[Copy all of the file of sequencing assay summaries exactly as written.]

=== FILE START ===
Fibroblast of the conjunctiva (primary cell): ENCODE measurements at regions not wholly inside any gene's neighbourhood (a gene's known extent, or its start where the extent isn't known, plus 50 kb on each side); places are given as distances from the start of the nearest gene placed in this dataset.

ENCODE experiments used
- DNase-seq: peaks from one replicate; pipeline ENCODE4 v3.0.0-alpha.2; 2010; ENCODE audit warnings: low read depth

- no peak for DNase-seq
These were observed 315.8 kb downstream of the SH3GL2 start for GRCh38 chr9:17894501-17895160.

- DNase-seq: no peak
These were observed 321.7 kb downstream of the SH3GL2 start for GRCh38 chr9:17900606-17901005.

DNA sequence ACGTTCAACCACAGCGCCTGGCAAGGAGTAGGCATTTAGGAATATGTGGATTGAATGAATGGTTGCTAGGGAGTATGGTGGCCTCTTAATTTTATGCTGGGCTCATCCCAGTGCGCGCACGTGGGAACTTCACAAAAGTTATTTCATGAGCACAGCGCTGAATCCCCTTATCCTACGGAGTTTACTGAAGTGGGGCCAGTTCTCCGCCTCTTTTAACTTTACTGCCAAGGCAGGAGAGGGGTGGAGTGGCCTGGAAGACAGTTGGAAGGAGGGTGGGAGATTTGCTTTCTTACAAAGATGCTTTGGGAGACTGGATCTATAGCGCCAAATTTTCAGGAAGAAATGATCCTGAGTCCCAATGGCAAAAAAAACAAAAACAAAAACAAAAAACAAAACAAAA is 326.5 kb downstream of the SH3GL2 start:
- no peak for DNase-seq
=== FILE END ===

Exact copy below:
Fibroblast of the conjunctiva (primary cell): ENCODE measurements at regions not wholly inside any gene's neighbourhood (a gene's known extent, or its start where the extent isn't known, plus 50 kb on each side); places are given as distances from the start of the nearest gene placed in this dataset.

ENCODE experiments used
- DNase-seq: peaks from one replicate; pipeline ENCODE4 v3.0.0-alpha.2; 2010; ENCODE audit warnings: low read depth

- no peak for DNase-seq
These were observed 315.8 kb downstream of the SH3GL2 start for GRCh38 chr9:17894501-17895160.

- DNase-seq: no peak
These were observed 321.7 kb downstream of the SH3GL2 start for GRCh38 chr9:17900606-17901005.

DNA sequence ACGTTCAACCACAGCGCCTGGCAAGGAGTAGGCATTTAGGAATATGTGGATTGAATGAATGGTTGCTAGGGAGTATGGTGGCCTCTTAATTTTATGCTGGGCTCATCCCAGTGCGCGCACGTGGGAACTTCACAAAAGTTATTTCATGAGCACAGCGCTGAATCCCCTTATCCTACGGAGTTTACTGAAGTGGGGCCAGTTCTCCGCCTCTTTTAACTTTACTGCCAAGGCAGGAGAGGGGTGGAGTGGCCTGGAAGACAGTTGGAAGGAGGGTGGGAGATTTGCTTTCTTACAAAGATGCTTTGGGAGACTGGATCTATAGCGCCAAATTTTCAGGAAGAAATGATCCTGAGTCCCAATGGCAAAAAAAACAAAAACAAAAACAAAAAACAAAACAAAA is 326.5 kb downstream of the SH3GL2 start:
- no peak for DNase-seq